When to sing Communio at an E.F. Mass
  • WGS
    Posts: 226
    De musica sacra et sacra liturgia - of September 3, 1958

    #27. c) "The proper time for the chanting of the Communion antiphon is while the priest is receiving the holy Eucharist. But if the faithful are also to go to Communion the antiphon should be sung while they receive."

    The instruction continues with variations on how to supplement the antiphon with psalm verses.

    At the beginning of this instruction even before the Introduction we are cautioned that "Anything contrary to what is herein contained is no longer in force."

    Is there another instruction subsequent to Musica sacra which postpones the singing of the Communio to coincide with when the celebrant is reading the text?

    I'm not looking for anecdotes or references to the earlier Liber Usualis. I'm interested in subsequent legislation or instruction.
  • RagueneauRagueneau
    Posts: 2,592
    Dear WGS,

    different groups do different things, I've noticed
  • Chrism
    Posts: 663
    I think it's more important for the choir to have an opportunity to receive Holy Communion than for the antiphon to be chanted at exactly the right moment. So if your choir is too small, etc., to allow staggered reception and continuous singing throughout the reception of the faithful (which begins with the servers), then you might consider having the choir receive before the rest of the congregation and delay the start of the antiphon until the choir is capable of beginning.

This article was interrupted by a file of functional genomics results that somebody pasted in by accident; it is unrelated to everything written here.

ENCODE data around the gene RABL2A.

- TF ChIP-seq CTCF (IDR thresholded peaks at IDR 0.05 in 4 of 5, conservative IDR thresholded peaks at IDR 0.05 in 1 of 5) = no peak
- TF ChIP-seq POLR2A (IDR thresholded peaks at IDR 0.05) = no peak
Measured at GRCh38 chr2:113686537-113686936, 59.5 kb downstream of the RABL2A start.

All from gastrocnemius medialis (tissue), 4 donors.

An alternative would be for the choir to receive Holy Communion after Mass, but there are conscientious objections to being forced to do so, e.g. Sacrosanctum Concilium #55: "That more perfect form of participation in the Mass whereby the faithful, after the priest's communion, receive the Lord's body from the same sacrifice, is strongly commended." There is also a widespread belief on the part of clergy that Holy Communion outside of Mass is reserved to the sick, even though canon 918 of the 1983 code merely says "It is highly recommended that the faithful receive holy communion during the eucharistic celebration itself. It is to be administered outside the Mass, however, to those who request it for a just cause, with the liturgical rites being observed."
  • dad29
    Posts: 1,713
    We always used Chrism's suggestion. The choir (assisted by the ushers) was allowed to receive Communion first. THEN the schola sang the Communio versicle, after brief thanksgiving-after-communion.